3. Make it two-way.  Any conversation with a colleague needs to be just that – a conversation, not a lecture.  Ask open questions and listen to your team member.  Also be open to any issues he or she may have with you.

4. Nip it in the bud.  Don’t wait for your feedback sessions if something comes up that’s problematic.  The longer you wait, the more the situation will fester.  Even if you agree to discuss it in more detail during your feedback sessions, letting the other person know that there is an issue means it’s out on the table and you don’t have to carry around that extra anxiety about dealing with it.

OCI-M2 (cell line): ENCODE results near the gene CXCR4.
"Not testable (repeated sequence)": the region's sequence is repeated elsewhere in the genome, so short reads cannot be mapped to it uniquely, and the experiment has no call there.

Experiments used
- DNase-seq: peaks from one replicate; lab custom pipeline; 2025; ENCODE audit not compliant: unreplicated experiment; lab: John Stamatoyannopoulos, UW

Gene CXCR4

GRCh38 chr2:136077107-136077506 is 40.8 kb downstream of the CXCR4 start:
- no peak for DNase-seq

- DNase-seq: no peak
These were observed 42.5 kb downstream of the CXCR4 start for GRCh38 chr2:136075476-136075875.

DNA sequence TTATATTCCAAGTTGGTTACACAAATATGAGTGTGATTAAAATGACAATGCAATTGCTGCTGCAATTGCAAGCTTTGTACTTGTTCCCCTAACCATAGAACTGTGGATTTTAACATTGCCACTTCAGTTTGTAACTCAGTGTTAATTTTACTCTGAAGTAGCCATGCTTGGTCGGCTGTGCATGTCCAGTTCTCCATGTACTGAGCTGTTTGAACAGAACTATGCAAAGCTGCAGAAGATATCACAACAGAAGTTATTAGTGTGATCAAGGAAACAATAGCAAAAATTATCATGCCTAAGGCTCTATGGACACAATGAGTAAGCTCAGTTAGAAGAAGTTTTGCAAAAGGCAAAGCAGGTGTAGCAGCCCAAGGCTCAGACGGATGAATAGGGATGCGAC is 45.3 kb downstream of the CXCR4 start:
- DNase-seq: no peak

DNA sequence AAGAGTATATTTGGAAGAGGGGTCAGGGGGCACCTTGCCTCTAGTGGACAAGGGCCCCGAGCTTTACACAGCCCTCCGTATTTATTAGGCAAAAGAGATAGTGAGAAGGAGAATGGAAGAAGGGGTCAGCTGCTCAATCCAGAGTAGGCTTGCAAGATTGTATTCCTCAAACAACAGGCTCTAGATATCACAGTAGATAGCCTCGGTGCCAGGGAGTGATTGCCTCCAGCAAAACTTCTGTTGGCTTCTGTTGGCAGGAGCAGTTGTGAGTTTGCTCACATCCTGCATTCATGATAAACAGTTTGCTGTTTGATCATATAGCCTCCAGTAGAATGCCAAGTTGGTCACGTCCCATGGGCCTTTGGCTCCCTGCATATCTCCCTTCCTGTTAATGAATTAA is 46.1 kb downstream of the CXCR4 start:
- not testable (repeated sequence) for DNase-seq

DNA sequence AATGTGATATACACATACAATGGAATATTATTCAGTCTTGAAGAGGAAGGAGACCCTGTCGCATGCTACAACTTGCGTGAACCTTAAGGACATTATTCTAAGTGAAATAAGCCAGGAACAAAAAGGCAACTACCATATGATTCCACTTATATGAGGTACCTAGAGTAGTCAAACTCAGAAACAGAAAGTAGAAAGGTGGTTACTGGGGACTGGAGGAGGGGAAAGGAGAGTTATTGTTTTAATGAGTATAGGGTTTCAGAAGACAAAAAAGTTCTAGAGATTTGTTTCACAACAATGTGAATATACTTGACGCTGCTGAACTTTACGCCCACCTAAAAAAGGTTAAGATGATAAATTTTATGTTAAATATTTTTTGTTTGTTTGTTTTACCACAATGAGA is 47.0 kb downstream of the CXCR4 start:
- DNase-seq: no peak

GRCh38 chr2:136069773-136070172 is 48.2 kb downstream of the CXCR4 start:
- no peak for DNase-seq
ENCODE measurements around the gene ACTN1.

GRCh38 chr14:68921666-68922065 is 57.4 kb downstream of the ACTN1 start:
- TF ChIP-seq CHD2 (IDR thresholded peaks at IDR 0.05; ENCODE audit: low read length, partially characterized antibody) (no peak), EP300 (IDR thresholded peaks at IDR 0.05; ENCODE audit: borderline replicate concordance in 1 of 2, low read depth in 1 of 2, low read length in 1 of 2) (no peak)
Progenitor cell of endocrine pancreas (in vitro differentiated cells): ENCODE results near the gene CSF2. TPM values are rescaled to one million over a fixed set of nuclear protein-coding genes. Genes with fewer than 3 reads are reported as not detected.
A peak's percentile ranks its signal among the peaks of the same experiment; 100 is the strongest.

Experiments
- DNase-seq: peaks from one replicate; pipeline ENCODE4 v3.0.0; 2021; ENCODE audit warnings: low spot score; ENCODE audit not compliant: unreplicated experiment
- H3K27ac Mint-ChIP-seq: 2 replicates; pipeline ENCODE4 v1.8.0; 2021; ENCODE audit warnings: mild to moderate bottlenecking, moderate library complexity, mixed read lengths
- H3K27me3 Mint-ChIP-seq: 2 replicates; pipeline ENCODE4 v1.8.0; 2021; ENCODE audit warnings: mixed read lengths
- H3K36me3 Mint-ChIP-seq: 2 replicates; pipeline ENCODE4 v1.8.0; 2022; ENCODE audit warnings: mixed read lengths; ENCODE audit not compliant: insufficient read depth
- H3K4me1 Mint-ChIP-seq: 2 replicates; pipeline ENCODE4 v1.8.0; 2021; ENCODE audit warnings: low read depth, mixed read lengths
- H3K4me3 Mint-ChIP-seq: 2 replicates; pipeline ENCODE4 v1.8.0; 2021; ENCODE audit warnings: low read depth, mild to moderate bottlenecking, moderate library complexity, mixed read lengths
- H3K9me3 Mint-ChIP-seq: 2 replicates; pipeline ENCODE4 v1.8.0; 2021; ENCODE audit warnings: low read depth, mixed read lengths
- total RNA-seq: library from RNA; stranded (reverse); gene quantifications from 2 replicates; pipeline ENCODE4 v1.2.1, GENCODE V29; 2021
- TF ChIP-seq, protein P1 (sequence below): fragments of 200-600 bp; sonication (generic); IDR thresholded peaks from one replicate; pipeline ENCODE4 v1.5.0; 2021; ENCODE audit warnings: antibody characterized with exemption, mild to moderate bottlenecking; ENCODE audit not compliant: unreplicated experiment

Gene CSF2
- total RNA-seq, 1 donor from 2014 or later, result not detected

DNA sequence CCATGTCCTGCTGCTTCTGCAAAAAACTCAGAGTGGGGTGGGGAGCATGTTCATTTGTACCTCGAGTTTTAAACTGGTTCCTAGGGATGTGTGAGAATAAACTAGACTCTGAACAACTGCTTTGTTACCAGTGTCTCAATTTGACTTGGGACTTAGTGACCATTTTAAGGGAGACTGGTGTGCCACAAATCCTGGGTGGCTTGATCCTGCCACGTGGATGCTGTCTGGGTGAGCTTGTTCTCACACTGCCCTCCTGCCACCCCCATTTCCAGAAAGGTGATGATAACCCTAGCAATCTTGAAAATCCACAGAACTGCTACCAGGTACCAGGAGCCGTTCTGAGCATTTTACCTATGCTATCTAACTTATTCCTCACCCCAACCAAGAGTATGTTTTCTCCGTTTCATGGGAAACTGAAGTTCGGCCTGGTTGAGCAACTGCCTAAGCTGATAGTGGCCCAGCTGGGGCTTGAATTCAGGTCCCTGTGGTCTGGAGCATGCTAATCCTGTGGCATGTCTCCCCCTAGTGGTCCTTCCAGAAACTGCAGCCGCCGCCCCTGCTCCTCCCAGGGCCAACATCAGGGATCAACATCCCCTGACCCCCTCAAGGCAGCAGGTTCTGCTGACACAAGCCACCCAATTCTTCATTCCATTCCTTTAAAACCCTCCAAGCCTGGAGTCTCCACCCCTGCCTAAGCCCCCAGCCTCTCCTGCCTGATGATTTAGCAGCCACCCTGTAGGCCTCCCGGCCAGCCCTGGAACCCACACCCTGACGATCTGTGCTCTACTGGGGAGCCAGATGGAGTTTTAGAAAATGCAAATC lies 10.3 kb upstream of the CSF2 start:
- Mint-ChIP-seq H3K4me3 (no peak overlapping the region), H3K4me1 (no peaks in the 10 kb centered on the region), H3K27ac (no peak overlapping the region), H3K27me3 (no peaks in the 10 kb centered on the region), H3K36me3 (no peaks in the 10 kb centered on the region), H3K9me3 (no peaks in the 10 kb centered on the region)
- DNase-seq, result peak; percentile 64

5. Set really specific goals and parameters in order to improve performance.  Don’t leave the onus completely up to them; measureable goals do make it clear for both parties to see whether there has or has not been progress.

6. Offer support.  Alongside goals, giving support to achieve them will help both of you as you will be doing what you can to improve the situation and the other person will see that they aren’t being left to fend for themselves.

7. Accept that sometimes not all problems are ‘fixable’.  If you’ve done all the above and things haven’t improved, you may indeed have to escalate things to a formal disciplinary.  The main thing is that you will have done all you can to avoid that and to maintain healthy working relationships with all your team.

Let’s face it, most people (me included) really do wish that everyone would just get on with their jobs, get on with their colleagues, manage their emotions, deal with problems maturely and contribute to making work a lovely place to be.